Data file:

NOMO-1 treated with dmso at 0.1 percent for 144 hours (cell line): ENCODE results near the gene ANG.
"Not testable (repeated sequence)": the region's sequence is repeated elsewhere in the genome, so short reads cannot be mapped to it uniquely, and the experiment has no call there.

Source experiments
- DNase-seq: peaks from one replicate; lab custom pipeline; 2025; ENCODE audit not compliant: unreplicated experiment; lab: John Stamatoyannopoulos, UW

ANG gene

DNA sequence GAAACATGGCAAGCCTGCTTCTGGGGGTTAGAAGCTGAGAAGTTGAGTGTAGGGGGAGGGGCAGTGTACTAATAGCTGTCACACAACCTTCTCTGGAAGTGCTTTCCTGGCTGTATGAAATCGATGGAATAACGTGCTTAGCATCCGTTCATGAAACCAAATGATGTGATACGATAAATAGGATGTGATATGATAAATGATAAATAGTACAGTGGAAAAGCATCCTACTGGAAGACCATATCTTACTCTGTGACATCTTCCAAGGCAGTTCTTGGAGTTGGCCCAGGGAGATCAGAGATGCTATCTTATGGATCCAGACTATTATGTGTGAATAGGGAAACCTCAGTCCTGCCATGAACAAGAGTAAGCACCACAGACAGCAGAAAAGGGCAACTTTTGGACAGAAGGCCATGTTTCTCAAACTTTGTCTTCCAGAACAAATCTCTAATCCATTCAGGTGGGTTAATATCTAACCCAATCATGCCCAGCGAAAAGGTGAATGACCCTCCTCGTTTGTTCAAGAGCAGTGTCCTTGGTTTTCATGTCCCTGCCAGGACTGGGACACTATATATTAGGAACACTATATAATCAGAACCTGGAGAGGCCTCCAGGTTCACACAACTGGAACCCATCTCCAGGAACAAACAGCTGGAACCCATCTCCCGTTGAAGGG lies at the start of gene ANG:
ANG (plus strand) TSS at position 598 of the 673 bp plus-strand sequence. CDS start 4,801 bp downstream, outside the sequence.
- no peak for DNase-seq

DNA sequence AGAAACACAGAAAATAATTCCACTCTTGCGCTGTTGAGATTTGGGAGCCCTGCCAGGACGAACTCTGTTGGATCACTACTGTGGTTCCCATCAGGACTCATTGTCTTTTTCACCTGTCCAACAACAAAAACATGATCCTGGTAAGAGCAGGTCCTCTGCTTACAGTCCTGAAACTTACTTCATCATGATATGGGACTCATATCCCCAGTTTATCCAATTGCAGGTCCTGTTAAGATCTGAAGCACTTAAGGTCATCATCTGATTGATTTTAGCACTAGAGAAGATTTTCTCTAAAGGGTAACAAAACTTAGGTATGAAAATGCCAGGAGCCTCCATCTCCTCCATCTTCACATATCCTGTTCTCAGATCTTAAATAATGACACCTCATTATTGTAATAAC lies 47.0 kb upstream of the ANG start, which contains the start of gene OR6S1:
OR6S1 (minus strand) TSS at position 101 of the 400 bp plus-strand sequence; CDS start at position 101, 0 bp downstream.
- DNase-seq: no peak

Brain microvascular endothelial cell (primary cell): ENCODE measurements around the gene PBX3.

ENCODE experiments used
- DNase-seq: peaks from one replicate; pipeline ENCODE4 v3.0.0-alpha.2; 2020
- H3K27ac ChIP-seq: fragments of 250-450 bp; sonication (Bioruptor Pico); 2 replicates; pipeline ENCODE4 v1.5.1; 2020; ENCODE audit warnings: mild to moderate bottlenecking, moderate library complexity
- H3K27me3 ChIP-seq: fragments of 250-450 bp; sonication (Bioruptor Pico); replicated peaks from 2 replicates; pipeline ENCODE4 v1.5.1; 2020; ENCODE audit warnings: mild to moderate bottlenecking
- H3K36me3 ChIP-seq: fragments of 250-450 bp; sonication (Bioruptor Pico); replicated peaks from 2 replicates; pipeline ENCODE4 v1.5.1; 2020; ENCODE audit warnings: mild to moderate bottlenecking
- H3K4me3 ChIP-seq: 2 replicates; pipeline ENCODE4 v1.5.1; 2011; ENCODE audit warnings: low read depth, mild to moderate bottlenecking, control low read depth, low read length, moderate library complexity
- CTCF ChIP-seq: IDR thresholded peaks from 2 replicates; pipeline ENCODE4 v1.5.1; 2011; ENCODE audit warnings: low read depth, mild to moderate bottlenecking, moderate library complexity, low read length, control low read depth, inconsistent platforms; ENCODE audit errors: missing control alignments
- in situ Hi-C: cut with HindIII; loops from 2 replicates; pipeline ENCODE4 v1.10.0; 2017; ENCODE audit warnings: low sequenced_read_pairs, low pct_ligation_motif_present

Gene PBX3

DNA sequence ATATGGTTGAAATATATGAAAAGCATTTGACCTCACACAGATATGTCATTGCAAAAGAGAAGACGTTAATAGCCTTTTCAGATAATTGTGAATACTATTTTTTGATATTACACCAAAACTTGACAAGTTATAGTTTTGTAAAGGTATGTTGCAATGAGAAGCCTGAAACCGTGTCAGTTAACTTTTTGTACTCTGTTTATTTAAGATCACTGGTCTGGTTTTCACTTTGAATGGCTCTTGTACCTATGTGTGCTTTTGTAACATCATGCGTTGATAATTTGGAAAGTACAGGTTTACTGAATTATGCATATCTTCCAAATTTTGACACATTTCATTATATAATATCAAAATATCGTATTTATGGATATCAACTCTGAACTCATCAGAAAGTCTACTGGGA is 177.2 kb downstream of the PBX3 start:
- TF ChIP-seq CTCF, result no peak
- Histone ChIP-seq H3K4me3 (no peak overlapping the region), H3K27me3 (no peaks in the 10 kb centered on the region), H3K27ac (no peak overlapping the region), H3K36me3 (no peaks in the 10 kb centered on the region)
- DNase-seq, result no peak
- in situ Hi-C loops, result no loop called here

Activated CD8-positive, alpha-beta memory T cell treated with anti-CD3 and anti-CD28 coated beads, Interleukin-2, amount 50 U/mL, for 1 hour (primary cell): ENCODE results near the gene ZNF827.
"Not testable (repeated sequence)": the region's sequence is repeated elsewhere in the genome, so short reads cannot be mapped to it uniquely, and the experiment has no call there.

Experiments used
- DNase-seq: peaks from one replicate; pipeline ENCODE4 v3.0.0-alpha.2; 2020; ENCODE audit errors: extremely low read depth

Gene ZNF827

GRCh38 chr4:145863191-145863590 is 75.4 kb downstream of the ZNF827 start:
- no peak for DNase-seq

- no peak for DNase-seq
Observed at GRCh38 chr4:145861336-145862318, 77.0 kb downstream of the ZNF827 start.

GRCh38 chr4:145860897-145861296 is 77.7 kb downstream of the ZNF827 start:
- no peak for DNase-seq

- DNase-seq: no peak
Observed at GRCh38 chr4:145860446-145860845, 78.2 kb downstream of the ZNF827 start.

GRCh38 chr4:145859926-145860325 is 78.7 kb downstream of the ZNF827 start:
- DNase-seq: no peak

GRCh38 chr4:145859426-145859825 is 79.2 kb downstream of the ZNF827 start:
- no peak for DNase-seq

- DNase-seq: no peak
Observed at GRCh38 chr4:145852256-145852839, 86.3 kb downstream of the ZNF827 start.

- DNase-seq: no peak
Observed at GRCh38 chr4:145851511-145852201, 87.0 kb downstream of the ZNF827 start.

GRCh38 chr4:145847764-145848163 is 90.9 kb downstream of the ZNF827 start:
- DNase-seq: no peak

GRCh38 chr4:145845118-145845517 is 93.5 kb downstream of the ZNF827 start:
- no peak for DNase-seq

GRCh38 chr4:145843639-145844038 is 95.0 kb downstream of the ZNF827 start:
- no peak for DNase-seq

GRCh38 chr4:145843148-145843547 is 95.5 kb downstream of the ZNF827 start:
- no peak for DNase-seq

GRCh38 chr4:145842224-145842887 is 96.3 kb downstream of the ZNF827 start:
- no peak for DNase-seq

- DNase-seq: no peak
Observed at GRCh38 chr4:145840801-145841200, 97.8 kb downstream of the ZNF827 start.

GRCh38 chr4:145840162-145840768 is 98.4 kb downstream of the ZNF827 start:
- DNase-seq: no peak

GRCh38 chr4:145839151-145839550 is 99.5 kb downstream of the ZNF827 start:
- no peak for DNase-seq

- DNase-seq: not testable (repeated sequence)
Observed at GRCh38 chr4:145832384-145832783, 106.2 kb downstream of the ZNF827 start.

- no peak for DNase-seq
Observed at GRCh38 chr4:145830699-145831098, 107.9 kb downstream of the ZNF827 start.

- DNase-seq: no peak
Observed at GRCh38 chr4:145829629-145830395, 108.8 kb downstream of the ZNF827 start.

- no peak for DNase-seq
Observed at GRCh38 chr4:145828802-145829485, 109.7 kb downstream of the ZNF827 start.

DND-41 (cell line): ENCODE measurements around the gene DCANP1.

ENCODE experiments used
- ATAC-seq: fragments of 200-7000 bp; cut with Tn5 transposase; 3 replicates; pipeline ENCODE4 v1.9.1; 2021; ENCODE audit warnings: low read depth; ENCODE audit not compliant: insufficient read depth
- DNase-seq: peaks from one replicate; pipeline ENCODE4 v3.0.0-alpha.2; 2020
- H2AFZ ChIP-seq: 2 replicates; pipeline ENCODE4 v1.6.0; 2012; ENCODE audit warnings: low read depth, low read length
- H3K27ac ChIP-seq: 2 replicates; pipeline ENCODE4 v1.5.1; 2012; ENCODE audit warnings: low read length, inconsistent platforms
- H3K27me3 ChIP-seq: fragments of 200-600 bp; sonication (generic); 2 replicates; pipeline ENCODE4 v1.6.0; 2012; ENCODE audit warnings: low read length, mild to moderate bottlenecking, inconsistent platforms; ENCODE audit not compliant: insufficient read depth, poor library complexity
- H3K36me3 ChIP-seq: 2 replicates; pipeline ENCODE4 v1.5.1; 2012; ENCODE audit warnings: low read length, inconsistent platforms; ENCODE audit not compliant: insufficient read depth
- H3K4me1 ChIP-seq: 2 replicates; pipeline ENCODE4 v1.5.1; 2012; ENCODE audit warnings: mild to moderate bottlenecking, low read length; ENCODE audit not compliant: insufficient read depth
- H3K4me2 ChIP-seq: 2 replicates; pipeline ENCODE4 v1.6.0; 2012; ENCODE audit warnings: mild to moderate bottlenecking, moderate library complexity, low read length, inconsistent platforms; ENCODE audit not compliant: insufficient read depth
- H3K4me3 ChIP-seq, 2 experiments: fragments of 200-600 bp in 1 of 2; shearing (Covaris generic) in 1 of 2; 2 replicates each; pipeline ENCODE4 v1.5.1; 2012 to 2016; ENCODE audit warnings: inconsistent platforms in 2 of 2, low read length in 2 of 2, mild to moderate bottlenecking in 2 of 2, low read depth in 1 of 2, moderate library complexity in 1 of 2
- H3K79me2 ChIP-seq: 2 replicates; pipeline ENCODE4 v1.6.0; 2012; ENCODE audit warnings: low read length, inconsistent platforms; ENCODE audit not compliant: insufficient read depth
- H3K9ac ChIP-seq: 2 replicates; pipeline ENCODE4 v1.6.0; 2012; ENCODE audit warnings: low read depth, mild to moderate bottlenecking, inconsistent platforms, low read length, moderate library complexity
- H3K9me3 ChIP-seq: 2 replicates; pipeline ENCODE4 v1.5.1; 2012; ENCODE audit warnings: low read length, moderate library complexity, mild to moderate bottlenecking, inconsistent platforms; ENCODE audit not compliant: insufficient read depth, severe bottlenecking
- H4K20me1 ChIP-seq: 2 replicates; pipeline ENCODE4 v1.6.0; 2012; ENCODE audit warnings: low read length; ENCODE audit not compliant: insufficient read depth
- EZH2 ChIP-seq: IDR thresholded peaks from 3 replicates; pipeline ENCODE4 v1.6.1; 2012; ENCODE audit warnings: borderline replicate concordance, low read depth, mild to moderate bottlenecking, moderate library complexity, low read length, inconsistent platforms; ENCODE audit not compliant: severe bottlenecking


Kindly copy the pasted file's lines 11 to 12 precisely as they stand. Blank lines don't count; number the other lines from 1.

- DNase-seq: no peak

Brain microvascular endothelial cell (primary cell): ENCODE measurements around the gene PBX3.